Friday, December 16, 2011

How a DUI arrest can affect a commercial drivers license

A DUI arrest can have many consequences, both direct and collateral.  Everyone knows that a DUI carries jail, fines, alcohol treatment, probation, ignition interlock device requirements, and personal license suspensions.  But if you're a holder of a commercial drivers license (CDL) you face a loss of that license in addition to your personal license.

What I would like to discuss is what happens to a CDL after a DUI arrest in a personal non-comercial vehicle.  From previous blog posts anytime a person is arrested for a DUI they most likely will face 2 legal actions.  One is with the Washington Department of Licensing, and the other is from the Judicial system.  Depending on what happens from either of those legal actions, a CDL holder may be affected.

So lets take a closer look at what happens at the DOL hearing.  First if you win the DOL hearing then there is no CDL disqualification.  If you lose the DOL hearing and its your first violation under RCW 46.25.090(1) then you face a 1 year license suspension.  If you lose the DOL hearing and its your second or subsequent violation of RCW 46.25.090(1) then its a lifetime disqualification.

Now lets look at what can happen in the criminal case.  In a criminal case for DUI charge a person basically has 5 different things that can happen to them.

First if you beat the DUI charge in the criminal case then no CDL disqualification.

Secondly if you get convicted of the DUI and its your first violation under RCW 46.25.090(1) then its a 1 year CDL disqualification.  If you get convicted and its your second or subsequent violation of RCW 46.25.090(1) then its a lifetime disqualification.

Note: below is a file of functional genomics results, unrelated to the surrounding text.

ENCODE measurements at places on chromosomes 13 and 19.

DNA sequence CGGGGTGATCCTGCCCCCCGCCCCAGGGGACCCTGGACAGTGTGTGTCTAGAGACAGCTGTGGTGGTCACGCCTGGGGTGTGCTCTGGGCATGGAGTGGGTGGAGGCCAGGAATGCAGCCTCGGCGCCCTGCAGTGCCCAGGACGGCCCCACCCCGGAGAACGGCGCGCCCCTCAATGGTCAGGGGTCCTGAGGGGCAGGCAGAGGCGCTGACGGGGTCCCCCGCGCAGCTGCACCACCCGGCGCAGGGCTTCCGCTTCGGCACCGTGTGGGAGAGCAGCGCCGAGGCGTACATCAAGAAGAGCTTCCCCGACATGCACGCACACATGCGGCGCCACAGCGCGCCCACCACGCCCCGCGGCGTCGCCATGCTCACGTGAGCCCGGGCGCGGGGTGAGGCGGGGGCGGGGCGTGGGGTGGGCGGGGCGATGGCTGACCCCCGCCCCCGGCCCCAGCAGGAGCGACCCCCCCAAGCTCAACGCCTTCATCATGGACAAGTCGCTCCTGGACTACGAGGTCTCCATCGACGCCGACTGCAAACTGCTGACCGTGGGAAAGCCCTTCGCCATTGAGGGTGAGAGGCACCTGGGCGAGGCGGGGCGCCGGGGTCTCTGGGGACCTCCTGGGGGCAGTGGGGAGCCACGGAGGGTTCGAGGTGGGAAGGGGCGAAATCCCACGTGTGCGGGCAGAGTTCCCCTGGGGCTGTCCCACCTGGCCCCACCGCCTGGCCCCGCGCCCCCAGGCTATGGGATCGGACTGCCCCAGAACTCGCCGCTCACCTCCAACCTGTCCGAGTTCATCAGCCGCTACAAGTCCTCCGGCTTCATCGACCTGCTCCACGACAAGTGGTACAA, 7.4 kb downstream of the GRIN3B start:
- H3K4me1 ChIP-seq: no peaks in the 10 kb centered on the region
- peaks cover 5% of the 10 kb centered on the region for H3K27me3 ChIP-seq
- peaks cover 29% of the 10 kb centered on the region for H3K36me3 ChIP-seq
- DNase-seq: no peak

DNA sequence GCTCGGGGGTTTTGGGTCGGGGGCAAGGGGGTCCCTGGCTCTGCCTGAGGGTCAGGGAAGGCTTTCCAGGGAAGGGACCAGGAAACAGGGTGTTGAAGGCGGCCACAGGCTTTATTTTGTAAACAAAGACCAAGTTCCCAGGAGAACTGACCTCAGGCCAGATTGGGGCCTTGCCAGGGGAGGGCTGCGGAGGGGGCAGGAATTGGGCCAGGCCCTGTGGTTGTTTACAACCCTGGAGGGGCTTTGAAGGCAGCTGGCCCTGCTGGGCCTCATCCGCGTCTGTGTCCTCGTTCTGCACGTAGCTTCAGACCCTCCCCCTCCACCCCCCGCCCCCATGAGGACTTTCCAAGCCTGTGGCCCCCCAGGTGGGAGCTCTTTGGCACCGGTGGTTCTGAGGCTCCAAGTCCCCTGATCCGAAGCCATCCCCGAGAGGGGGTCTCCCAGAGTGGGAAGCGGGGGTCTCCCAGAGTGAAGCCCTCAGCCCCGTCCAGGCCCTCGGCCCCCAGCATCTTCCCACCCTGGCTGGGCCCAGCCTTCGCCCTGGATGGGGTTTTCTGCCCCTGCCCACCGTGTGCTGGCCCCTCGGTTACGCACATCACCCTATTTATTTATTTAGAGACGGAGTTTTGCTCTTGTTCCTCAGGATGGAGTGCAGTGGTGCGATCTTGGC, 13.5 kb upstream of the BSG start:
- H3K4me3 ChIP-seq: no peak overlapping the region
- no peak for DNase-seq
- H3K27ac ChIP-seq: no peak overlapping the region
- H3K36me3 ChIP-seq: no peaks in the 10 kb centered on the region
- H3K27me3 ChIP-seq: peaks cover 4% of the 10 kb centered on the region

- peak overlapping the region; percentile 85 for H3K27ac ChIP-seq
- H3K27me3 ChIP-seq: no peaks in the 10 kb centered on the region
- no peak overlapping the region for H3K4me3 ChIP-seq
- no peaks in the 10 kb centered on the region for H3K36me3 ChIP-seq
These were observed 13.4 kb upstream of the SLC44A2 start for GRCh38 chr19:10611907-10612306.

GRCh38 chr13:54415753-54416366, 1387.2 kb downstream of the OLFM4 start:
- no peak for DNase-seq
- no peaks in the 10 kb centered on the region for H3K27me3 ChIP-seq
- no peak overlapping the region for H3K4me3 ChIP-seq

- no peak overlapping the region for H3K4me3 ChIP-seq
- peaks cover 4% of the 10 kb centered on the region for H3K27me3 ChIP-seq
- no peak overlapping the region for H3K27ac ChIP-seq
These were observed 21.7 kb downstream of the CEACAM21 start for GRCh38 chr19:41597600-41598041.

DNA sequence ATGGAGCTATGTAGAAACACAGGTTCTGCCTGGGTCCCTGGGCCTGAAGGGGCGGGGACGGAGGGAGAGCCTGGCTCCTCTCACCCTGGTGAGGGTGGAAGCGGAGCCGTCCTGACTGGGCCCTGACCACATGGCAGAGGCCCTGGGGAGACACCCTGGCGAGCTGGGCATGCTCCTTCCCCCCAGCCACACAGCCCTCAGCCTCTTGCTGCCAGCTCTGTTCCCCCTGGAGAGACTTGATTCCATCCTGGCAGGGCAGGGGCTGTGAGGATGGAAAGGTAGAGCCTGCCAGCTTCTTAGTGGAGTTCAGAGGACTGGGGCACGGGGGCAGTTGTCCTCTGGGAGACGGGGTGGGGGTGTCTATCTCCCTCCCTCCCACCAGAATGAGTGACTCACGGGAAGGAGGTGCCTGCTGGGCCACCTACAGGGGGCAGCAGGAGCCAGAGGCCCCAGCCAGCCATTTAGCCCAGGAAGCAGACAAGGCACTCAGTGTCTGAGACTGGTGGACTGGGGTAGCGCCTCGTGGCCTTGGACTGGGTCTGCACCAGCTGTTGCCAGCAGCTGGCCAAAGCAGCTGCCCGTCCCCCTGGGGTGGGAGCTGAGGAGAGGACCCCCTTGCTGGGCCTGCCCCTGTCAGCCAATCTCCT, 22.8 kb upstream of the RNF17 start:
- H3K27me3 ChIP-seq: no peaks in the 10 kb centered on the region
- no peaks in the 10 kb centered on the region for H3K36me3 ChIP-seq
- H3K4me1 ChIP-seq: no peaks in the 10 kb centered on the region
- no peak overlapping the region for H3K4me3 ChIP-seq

Thirdly if you get the DUI charge reduced to reckless driving and you have a prior serious traffic violation within 3 year you will face a 60 day CDL disqualification.  If you have two or more prior serious traffic violations within 3 years then its a 120 CDL disqualification.

Fourthly if you get the DUI reduced to negligent driving then there is no CDL disqualification but it will count as a prior serious traffic offense.

And lastly if you're considering a deferred prosecution from my reading of the statute it is unclear who this will be treated by DOL.  It is clear that a deferred prosecution will not stay the disqualification of the CDL in the DOL hearing.

If you have been arrested for a DUI, and you carry a CDL its important to speak with a DUI attorney that not only understands, but can help you navigate the waters of the CDL and disqualification.  Remember many attorneys out there claim to be DUI attorneys, but reality they are pretenders.  Contact my office today to schedule a free 60 minute consultation that is completely confidential to discuss your options and rights when facing a DUI arrest.

Leyba Defense PLLC | Seattle DUI Firm

Tuesday, December 13, 2011

Boating under the influence (BUI) in Washington State